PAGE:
Prateek Waghre and Shibani Mehta are Research Analysts at The Takshashila Institution, an independent center for research and education in public policy.
Google has announced plans to restrict political advertising on its platforms ahead of the UK General Election and next year’s US Presidential election, in a move which will further turn the heat up on Facebook.
Although the web giant claimed that it never allows controversial micro-targeting of election ads, it announced a further clarification of its policy on Wednesday to limit election ad targeting to “age, gender, and general location.”
It’s also explicitly banning deep fake content, misleading claims about the election process, and “ads or destinations making demonstrably false claims that could significantly undermine participation or trust in an electoral or democratic process.”
“Whether you’re running for office or selling office furniture, we apply the same ads policies to everyone; there are no carve-outs,” argued Google Ads VP of product management, Scott Spencer.
“It’s against our policies for any advertiser to make a false claim — whether it’s a claim about the price of a chair or a claim that you can vote by text message, that election day is postponed, or that a candidate has died.”
That appears to put more distance between Google and Facebook, whose stance is that tech firms should not be the arbiters of what politicians can and can’t say — despite it having strict rules on false advertising elsewhere on its platform.
This position has invited heavy criticism from various quarters as tantamount to allowing politicians to lie — especially after Facebook rejected a request from Presidential hopeful Joe Biden to remove a Trump campaign ad containing misinformation about the former vice president.
“Of course, we recognize that robust political dialogue is an important part of democracy, and no one can sensibly adjudicate every political claim, counterclaim, and insinuation,” Spencer continued.
“So we expect that the number of political ads on which we take action will be very limited — but we will continue to do so for clear violations.”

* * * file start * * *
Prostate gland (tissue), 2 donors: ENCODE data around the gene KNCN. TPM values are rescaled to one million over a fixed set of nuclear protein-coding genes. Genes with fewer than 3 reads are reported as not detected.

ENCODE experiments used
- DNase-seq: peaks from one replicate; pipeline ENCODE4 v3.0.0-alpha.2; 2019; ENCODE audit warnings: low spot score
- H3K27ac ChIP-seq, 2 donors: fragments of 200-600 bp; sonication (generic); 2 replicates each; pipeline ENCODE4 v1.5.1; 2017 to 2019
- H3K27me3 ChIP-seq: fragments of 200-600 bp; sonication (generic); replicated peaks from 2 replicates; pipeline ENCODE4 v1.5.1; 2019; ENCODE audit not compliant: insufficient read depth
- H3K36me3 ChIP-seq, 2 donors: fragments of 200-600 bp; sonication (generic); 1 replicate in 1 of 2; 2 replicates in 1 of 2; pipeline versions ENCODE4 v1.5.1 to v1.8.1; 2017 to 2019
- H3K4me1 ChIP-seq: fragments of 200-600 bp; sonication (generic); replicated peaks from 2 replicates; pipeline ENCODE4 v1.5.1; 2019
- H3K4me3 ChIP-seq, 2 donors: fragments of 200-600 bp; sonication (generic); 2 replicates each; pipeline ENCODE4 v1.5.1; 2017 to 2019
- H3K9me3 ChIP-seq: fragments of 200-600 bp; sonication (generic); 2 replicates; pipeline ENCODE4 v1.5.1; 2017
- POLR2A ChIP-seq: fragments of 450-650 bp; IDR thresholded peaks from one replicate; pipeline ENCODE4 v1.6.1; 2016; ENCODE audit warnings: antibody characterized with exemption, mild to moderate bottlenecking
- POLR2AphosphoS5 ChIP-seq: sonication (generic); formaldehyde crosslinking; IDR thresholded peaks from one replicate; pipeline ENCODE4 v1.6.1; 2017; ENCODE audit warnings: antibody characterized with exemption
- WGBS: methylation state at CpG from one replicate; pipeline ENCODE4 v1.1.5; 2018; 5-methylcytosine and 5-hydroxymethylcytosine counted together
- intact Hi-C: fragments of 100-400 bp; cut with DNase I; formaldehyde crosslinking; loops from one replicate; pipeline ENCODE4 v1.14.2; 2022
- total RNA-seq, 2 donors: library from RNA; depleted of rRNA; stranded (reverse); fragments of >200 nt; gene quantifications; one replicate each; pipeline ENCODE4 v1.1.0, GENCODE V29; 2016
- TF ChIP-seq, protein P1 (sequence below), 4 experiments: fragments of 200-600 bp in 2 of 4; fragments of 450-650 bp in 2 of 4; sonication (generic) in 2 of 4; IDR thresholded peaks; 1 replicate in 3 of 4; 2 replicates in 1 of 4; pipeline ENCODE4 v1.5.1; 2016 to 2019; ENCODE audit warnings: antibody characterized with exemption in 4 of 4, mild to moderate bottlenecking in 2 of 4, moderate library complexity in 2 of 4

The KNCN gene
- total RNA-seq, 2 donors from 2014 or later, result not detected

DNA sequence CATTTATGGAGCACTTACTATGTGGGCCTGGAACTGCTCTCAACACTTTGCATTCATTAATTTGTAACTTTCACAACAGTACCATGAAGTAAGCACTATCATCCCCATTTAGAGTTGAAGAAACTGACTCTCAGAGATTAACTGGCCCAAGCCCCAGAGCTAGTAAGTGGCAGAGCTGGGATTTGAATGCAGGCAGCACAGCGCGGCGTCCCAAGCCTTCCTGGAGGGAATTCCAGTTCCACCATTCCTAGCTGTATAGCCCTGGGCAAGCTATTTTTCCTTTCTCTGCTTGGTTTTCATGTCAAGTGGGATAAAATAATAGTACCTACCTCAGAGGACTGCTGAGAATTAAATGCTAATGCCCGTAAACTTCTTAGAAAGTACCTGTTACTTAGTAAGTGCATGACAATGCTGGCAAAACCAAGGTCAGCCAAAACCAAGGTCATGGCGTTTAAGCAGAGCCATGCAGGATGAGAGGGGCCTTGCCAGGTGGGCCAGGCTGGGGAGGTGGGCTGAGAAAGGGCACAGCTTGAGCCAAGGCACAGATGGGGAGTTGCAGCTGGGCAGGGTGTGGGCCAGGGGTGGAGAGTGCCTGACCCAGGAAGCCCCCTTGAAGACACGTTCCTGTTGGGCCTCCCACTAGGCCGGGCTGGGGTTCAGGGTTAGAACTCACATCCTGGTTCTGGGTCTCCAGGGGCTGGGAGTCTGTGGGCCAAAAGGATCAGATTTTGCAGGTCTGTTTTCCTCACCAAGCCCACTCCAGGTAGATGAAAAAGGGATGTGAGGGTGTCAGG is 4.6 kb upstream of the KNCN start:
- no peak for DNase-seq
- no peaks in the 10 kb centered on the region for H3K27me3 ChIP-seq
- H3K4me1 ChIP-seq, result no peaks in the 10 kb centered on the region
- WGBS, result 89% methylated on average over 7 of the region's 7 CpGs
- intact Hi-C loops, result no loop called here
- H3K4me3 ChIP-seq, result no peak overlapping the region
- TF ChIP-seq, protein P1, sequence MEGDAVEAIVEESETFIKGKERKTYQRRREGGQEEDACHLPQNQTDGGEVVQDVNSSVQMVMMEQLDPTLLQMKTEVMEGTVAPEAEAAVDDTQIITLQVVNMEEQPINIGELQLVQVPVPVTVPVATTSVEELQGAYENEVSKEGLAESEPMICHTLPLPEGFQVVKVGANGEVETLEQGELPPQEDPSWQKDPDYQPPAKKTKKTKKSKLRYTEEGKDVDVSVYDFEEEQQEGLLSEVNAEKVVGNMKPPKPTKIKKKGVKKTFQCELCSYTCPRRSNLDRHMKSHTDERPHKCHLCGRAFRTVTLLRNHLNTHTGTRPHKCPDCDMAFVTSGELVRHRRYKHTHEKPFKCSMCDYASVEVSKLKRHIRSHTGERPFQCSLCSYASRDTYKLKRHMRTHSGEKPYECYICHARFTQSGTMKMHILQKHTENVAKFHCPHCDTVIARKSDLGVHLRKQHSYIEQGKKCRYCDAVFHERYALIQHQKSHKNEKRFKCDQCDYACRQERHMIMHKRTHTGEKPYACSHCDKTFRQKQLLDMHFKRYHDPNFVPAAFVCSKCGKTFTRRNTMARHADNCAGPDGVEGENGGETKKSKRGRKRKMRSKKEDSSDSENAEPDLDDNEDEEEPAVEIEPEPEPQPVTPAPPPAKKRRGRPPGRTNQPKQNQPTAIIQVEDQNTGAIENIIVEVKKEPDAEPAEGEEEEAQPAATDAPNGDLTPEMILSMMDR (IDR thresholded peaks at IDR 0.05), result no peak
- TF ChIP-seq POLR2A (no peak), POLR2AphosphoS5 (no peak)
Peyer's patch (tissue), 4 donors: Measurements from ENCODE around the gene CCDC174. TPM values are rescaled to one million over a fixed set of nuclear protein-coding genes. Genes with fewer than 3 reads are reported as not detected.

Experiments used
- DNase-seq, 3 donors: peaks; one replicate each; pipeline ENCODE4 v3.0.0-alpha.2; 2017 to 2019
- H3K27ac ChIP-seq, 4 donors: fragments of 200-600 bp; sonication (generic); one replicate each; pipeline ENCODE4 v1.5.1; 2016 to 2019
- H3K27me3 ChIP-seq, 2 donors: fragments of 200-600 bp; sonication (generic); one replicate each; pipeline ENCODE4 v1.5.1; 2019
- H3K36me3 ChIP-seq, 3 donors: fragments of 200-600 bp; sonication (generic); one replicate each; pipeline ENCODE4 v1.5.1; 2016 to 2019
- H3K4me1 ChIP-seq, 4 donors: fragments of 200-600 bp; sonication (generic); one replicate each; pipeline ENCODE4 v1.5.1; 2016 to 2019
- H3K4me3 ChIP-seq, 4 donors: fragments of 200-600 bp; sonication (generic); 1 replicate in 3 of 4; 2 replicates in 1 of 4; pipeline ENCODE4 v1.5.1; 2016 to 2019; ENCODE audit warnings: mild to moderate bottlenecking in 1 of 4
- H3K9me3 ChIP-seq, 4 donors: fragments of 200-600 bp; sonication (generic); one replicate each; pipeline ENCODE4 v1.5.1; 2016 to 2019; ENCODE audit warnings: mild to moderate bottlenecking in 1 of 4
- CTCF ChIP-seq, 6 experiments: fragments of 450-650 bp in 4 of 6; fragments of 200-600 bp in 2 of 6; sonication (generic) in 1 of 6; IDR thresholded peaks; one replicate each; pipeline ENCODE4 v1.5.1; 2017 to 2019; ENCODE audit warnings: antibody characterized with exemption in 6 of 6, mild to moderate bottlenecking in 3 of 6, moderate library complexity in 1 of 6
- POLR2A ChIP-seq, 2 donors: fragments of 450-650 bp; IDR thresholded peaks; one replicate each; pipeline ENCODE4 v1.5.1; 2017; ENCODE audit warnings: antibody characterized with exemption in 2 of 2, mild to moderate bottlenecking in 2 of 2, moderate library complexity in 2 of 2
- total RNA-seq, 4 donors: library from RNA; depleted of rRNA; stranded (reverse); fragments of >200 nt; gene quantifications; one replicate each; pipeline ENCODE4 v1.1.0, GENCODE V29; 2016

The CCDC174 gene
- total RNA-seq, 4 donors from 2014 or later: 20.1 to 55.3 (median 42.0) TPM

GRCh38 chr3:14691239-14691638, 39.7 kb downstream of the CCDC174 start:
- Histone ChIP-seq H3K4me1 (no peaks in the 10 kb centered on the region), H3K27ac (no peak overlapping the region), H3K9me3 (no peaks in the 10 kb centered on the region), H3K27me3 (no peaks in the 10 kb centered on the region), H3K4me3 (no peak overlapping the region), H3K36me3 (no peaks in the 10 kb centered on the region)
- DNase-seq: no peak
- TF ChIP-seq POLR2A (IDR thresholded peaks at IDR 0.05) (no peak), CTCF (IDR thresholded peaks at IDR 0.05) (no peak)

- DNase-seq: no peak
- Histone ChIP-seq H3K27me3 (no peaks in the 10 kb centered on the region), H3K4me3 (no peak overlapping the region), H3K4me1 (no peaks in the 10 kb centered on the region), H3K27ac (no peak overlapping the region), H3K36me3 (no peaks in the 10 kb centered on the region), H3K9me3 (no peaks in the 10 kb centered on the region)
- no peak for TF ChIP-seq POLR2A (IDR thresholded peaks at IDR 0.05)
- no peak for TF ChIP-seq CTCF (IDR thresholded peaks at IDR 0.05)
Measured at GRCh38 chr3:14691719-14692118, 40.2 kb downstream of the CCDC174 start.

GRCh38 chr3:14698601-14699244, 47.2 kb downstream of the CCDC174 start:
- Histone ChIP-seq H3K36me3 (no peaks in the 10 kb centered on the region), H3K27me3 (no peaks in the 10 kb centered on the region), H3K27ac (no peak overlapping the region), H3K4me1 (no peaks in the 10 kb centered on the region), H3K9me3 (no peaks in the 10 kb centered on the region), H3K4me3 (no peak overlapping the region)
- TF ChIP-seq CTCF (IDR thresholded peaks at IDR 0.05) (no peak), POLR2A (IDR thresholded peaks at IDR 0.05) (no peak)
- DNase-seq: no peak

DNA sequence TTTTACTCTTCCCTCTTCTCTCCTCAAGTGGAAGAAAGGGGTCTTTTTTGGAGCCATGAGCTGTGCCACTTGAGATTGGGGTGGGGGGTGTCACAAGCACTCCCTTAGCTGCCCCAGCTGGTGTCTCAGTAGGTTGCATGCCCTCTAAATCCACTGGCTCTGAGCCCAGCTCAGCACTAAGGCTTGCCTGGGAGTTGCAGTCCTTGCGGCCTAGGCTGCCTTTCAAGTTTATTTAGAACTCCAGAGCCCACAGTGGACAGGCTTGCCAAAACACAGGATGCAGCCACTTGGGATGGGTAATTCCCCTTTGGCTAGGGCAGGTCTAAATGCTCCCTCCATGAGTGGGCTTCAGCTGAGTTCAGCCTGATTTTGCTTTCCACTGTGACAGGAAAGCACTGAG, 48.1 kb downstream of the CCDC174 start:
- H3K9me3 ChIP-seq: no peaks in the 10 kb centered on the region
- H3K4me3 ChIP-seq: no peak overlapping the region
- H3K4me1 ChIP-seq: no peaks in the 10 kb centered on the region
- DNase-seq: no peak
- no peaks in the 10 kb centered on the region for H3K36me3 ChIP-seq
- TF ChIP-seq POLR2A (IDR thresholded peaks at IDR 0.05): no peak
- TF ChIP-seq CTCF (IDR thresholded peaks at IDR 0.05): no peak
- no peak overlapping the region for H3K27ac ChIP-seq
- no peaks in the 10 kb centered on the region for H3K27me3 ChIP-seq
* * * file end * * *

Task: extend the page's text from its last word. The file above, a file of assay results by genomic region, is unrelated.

Twitter has already announced a ban on virtually all political advertising, which will begin today.
The UK Electoral Commission, Information Commissioner’s Office (ICO) and the cross-party DCMS Select Committee have called for urgent legislation to regulate the “wild west” of political advertising, fearing that outside forces could sway elections and that secret micro-targeting of voters undermines the legitimacy of results.
Google has previously blocked political ads two weeks before polling in the Irish referendum and during the entirety of the recent Israeli and Canadian election periods.
Source: National Cyber Security – Produced By Gregory Evans The Indian e-commerce industry is grow to $200 billion by 2026. The National e-commerce policy earlier had a deadline of being introduced by the end of 2019. A recently released consumer protection draft is waiting for comments from leaders. The draft e-commerce policy spelt trouble for […]
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There are concerns the Australian Taxation Office (ATO) has more work to do on cyber security standards, with Commissioner of Taxation Chis Jordan telling Senate estimates last night sustained outages at the tax office may have slowed down plans for security policies.
On Wednesday a joint committee report into cybersecurity compliance in government departments highlighted the committee “is most concerned that the audit found that the ATO and [Department of Immigration and Border Protection] are still not compliant with the mandatory ‘Top Four’ mitigation strategies”.